After a few weeks and parshios discussing plans, measurements, needed materials, blueprints and architecture, seemingly, the building department has given its approval and in this week’s parsha, we’re into the construction phase, mamish. Moishe opened the parsha by announcing that construction was about to begin and that donations were needed. Sound familiar?  Seemingly, all building campaigns begin and end with donations.  And the Yiddin, fresh off the entire Eygel incident and still guilt ridden, were looking to climb back into the RBSO’s good graces, responded with alacrity and generosity. They all came: carpenters, metalworkers and artisans- everyone wanted in. In fact, as we read just above, the men came and the possik tells us, they came on the women? Taka sounds gishmak but zicher not what the heylige Toirah is trying to teach and you’re mamish chazerim for thinking otherwise. Obviously there’s a lesson to be learned from this coming and our job is to chap what was intended. Let’s start with Rashi who avada knew all.

Ober first a shtikel introduction; it’s a construction project, let’s lay the groundwork. Last week’s parsha mentioned that the heylige froyen (ladies) brought their mirrors which they somehow had time and space to pack as they left Mitzrayim and attempted to donate these very mirrors, as one of the materials for the Mishkan project.  Although they were chased out of Mitzrayim in the middle of the night seemingly the Yiddin had time to pack gold, silver, and just about everything including mirrors.  Everything that is, except for a few farkakte loaves of bread. Nu, the good people who bake matzo also have to make parnoso (living), hello Pesach!  Says Rashi (38:8) azoy: Moishe initially refused to accept the mirrors for he found them disgusting. How could a mirror be disgusting? Doesn’t it but reflect the image of the person looking into it?  Ober, Moishe was klerring (thinking) that these mirrors were used to incite the Yetzer horo (evil inclination), not that this bad boy needs any help, if you chap.  You will recall learning that the women carried these mirrors with them and somehow used them to seduce their tired and overworked husbands into some tashmish (relations). The men already in a weakened state from physical exertion, somehow, efsher after a little seduction and with a mirror as a prop, though not on the ceiling, responded and shoin.  The Yiddin were fruitful and multiplied.  Women too must have been excited.   What happened next?  The RBSO commanded him to accept the mirrors because the women had used these mirrors to rouse and arouse their exhausted husbands while slaves in Mitzrayim.  The men were out working hard all day and came home exhausted; isn’t that what slaves do?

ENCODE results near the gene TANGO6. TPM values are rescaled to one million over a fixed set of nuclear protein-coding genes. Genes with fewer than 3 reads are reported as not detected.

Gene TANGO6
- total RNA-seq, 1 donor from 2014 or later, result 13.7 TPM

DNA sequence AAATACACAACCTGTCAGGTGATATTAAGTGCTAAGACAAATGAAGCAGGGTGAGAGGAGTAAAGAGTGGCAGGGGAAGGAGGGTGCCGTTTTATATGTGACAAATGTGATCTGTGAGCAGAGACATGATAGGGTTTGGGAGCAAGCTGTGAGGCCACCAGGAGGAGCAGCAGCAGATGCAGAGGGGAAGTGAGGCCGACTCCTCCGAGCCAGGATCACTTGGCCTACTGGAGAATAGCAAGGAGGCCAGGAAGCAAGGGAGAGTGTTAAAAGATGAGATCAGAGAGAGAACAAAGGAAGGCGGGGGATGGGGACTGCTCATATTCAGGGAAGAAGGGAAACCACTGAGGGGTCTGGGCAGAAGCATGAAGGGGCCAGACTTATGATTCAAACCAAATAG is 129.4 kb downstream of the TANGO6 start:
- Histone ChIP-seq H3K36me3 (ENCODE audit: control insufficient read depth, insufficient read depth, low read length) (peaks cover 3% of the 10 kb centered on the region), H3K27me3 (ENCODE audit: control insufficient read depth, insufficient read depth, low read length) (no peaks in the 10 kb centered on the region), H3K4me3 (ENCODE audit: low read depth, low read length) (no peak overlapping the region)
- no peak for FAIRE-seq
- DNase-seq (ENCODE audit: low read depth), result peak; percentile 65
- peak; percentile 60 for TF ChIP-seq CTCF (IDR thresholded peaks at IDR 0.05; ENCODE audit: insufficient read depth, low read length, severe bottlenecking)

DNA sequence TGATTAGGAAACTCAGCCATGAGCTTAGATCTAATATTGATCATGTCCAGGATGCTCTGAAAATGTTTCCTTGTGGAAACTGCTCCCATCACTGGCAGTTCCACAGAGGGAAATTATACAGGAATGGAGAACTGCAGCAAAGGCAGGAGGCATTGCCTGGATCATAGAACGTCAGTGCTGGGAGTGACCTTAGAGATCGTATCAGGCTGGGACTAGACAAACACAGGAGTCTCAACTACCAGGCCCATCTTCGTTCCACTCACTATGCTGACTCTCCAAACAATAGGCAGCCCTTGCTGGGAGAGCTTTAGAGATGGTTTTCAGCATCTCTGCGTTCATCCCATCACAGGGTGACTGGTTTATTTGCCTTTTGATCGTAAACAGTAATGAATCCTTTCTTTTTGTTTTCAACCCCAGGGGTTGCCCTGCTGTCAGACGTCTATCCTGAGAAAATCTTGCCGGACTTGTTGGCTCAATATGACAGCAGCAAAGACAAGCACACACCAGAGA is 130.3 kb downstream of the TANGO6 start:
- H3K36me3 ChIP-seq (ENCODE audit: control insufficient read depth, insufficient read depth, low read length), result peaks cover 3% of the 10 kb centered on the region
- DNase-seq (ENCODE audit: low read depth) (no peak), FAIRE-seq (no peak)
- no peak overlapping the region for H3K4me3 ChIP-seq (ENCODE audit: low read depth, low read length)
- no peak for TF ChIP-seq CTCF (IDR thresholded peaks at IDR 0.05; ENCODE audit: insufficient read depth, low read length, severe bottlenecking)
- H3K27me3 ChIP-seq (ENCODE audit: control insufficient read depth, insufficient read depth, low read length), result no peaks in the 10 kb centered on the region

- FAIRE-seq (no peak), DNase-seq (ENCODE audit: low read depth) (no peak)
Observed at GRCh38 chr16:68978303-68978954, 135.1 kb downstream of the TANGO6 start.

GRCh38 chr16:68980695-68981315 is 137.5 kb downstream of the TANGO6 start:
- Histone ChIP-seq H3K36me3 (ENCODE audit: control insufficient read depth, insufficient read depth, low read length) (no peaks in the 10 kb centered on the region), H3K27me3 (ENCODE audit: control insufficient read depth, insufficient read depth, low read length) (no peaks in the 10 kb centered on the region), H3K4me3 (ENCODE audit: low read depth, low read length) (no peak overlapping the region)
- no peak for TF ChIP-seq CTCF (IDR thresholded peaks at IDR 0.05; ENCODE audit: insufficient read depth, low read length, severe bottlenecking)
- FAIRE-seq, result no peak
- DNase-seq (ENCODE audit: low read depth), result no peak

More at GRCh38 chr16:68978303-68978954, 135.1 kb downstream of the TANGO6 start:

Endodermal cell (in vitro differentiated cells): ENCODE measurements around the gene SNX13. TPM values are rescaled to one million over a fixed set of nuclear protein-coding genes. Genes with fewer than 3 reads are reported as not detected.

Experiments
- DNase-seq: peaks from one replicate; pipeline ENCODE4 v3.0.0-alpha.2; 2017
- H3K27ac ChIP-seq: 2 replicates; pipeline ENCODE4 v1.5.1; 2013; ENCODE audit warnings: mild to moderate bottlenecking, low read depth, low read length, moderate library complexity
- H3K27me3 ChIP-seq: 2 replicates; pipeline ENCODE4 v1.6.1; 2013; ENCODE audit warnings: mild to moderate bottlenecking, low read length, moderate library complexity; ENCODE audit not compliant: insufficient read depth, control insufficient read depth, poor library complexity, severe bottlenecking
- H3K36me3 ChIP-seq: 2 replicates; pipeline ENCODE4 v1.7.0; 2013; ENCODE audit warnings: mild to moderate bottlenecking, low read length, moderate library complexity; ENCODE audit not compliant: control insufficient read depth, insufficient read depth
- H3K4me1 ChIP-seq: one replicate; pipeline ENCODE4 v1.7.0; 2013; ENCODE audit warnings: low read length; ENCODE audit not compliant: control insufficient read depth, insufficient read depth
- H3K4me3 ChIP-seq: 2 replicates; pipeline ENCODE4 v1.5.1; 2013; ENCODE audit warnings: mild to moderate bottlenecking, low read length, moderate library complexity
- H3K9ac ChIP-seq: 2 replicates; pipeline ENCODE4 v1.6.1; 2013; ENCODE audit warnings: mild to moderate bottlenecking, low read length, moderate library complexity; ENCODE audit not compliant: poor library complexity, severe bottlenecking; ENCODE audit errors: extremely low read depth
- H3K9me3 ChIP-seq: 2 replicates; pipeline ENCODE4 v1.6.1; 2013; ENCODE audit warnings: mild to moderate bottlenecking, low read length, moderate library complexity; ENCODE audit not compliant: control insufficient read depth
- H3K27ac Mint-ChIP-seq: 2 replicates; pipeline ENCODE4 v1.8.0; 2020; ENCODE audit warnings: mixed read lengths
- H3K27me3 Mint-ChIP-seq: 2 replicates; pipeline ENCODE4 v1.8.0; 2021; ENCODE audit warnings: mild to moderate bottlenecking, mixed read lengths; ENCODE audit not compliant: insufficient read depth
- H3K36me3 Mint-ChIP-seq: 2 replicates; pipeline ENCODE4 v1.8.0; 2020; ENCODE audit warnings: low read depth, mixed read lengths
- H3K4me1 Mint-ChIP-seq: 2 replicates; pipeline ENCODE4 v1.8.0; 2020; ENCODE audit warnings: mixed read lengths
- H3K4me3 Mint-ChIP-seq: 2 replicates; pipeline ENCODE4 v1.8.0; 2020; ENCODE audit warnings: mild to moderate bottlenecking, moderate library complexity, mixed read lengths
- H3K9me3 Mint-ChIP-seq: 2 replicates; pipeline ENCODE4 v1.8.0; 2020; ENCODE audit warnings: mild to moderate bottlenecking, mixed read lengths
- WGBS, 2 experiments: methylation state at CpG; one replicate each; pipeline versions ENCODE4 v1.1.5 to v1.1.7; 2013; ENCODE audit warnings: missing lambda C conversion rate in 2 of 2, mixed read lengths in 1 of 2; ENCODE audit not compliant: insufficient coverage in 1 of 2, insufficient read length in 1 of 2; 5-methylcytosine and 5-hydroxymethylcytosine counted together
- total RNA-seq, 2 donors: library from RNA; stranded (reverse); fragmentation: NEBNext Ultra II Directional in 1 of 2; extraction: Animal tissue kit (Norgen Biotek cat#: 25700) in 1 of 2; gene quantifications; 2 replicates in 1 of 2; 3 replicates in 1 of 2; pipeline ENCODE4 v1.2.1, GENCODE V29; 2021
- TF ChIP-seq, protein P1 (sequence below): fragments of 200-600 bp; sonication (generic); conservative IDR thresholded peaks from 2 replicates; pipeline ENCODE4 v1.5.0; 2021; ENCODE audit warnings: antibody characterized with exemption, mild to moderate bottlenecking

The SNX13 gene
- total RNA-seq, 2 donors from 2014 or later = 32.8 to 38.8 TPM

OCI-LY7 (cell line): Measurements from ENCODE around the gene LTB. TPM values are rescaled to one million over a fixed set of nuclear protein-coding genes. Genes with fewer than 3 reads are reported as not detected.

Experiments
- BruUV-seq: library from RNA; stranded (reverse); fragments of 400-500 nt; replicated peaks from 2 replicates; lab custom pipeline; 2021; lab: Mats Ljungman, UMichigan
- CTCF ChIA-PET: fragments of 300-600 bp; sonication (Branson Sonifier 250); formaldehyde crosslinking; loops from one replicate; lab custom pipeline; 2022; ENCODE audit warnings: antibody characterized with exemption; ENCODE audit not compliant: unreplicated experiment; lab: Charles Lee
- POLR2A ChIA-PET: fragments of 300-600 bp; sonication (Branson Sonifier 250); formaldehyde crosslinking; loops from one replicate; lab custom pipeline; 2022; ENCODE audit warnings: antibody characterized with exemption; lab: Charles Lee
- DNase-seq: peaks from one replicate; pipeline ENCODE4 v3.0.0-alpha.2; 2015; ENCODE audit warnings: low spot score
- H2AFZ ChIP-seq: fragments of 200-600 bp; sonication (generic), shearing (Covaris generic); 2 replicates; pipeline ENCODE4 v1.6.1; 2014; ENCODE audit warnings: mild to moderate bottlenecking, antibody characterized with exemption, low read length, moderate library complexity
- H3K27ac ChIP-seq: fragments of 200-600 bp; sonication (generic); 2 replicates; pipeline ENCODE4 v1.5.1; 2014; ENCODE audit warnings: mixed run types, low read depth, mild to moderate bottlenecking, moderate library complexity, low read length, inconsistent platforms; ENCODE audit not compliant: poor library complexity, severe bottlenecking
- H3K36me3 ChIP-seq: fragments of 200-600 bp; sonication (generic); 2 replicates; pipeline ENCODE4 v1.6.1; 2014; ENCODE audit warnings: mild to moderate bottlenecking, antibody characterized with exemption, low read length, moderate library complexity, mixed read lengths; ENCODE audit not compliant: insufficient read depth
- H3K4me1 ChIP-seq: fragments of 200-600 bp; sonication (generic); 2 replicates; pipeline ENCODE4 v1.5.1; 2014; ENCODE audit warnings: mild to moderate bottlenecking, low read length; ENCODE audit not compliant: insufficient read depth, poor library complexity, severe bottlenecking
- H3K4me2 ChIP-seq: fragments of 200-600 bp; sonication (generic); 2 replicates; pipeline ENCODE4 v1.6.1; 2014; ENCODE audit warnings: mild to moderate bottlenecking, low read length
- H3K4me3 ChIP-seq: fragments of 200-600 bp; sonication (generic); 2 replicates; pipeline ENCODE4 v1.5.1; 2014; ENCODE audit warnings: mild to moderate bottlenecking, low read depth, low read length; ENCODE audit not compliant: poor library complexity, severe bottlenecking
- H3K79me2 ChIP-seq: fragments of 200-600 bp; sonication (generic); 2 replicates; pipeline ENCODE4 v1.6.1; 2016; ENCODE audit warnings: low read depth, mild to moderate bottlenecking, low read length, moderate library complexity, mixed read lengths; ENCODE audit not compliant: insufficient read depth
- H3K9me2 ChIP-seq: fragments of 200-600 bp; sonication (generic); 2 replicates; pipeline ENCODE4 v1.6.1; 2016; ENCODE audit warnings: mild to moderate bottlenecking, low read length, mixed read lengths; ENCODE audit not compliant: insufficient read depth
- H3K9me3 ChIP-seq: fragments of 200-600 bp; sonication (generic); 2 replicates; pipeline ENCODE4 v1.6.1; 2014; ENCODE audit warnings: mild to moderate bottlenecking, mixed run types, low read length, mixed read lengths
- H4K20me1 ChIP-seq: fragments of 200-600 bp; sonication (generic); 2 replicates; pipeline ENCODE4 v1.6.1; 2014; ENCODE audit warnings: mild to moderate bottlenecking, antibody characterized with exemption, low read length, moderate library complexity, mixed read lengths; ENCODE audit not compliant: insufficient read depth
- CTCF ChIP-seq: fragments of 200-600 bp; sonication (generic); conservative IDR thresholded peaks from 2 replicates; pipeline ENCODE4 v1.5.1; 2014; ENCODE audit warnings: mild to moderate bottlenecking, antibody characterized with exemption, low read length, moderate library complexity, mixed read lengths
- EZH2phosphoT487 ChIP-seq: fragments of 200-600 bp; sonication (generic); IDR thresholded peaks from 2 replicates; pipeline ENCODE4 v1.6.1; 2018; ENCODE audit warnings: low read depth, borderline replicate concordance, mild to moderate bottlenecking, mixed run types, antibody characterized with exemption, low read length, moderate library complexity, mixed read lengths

mirrorUncharacteristically, the neshay chayil (women), were epes in the mood, seduced their men using the mirrors, resulting in the men having to work even harder to please their women. And they did! The women became trugidik (pregnant), and taka delivered many, many children. Shoin!  As Rashi sees it, the mirrors were used to draw the yetzer hara’s attention.  Exactly what having relations with the eishes chayil after a long day has to do with the yetzer horo, nu, ver veyst?  Isn’t it more logical that not having relations with the eishes chayil, would evoke and epes get the yetzer horo stirring? Ver veyst? Bottom line: Moishe accepted the mirrors but not toward the Mishkan, instead they were used to build the copper basin.  Taka a beautiful story but it’s not quite over. Let’s read that possik above one more time.  Says the heylige Toirah that the women also brought the ‘Kumaz’ which Moishe gladly accepted as a suitable donation for the Mishkan project. And what is it? Nu, some say the Kumaz is a girdle.

Rabaynu Art Scroll doesn’t touch it, I mean translate the word at all.  Others say it was epes some sort of a belt that hung epes near ground zero, the private zone, if you chap, which was challenging, with the area in lockdown and secured.  Says Rashi (35:22): it was  a type of ornamentation placed opposite the private part of a woman’s body? Our chachomim (sages) [Shabbos 64a] explain the name כּוּמָז as [an acrostic]: כַּאן מְקוֹם זִמָּה [meaning] here is the place of lewdness..oy vey! And why didn’t Moishe express similar reservations about accepting the kumaz? Let’s find out.